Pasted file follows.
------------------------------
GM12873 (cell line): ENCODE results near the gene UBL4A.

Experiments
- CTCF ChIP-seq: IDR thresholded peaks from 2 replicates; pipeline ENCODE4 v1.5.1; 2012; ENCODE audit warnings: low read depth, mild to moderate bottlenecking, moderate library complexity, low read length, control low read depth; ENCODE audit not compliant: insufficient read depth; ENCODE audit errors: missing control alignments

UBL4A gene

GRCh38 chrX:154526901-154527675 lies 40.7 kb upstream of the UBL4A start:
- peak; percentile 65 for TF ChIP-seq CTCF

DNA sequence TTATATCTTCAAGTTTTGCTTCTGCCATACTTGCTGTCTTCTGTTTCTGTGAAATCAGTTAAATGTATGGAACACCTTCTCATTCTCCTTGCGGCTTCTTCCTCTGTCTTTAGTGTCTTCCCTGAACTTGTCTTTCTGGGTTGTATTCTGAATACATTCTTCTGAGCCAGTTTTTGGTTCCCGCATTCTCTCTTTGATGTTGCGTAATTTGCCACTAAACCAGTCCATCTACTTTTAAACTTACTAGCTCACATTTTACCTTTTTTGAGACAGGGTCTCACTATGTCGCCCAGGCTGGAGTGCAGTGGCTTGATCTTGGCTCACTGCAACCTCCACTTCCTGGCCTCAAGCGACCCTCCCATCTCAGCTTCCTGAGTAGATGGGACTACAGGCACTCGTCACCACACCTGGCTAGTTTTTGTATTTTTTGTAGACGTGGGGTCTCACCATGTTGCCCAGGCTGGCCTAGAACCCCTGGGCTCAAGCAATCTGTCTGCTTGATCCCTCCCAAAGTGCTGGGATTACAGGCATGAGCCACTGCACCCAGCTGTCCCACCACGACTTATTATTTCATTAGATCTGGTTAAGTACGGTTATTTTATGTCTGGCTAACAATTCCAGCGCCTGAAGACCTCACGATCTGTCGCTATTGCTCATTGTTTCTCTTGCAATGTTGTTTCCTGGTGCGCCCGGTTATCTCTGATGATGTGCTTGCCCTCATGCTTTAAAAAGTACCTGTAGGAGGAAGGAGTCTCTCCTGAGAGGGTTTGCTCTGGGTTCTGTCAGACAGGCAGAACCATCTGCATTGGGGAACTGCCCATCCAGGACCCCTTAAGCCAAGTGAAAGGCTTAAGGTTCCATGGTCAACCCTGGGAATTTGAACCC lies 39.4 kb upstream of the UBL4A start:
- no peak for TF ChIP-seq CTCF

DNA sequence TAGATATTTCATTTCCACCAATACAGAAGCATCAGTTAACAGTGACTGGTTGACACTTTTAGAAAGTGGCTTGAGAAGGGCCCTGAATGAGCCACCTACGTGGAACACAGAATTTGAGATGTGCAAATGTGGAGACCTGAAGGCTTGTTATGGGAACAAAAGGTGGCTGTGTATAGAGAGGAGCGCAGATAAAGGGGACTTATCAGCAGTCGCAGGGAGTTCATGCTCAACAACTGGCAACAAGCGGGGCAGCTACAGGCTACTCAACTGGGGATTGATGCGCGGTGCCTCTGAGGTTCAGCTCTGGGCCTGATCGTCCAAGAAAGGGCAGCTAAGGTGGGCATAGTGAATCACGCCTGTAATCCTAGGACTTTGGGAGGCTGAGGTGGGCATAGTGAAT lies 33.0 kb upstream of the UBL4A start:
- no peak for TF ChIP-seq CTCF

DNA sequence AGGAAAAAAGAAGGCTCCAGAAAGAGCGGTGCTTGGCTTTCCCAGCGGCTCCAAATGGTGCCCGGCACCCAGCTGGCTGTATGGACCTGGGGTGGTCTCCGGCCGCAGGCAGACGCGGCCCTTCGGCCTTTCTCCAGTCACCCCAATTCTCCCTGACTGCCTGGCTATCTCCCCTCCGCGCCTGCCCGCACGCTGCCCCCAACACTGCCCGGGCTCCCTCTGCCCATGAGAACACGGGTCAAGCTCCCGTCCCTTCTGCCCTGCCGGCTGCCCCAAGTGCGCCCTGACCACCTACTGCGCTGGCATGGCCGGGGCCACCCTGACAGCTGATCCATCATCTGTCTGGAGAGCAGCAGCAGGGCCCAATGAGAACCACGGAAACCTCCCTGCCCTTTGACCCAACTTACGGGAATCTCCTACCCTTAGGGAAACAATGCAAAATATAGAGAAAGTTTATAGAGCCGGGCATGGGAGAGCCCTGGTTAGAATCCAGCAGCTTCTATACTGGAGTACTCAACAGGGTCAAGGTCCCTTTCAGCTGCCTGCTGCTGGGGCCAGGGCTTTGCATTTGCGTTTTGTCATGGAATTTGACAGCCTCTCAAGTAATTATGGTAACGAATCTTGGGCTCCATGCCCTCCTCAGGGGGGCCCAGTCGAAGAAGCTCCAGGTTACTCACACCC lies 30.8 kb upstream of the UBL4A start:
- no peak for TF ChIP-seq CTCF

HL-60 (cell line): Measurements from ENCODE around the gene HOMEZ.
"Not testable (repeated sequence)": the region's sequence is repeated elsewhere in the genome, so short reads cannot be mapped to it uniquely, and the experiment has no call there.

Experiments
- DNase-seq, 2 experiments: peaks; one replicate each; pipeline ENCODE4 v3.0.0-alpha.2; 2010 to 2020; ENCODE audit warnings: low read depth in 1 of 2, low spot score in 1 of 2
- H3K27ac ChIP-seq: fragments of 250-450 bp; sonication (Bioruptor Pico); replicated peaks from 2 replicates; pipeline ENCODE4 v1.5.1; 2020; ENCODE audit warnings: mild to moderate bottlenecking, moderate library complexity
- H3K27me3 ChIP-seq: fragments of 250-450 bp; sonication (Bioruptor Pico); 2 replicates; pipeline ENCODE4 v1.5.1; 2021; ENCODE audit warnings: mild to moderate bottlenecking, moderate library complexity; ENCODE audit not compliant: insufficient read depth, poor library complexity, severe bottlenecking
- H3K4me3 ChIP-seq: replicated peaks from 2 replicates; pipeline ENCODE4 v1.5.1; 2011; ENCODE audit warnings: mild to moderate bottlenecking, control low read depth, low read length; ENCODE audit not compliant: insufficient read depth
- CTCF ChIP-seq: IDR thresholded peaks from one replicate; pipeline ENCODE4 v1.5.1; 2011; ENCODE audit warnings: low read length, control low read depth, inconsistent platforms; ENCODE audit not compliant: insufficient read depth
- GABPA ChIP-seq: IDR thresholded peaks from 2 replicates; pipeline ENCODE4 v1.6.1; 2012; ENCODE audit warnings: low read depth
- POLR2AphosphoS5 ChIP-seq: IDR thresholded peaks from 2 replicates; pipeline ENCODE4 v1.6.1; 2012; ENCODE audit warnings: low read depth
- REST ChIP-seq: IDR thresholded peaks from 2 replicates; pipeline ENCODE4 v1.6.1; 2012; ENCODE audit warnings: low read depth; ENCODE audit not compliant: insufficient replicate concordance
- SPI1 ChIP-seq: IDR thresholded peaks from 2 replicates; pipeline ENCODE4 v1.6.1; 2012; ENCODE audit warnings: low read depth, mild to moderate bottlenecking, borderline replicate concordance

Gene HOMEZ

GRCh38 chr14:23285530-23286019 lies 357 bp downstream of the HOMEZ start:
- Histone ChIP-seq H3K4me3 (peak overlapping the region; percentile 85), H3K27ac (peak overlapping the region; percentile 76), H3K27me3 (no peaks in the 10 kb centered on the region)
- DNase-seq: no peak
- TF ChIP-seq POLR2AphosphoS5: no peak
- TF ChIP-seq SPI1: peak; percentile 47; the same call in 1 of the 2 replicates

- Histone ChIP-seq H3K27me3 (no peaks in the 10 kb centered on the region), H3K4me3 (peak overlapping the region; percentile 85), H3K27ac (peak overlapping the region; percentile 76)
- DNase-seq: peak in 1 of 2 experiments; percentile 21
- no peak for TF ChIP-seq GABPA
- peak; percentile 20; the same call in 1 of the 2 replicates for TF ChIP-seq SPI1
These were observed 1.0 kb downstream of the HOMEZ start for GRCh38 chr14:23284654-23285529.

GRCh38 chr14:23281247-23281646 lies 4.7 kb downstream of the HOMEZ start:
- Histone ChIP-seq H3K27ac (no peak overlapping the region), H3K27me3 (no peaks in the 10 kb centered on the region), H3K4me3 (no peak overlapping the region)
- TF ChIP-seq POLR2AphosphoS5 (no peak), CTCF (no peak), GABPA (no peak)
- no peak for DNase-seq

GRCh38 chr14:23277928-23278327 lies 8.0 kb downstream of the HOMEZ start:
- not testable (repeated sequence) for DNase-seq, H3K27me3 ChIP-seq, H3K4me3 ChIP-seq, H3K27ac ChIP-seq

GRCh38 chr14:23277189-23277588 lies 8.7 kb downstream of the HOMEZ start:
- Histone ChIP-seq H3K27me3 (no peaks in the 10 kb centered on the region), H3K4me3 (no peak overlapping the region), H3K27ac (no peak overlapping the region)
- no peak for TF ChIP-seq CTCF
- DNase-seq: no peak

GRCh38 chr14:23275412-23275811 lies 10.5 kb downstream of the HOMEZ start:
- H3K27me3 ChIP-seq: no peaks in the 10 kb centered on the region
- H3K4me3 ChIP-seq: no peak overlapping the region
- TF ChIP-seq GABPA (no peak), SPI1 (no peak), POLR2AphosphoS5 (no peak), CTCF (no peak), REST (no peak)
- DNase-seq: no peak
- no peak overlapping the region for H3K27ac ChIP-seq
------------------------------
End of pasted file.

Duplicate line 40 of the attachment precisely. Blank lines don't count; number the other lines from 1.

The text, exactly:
GRCh38 chr14:23277928-23278327 lies 8.0 kb downstream of the HOMEZ start: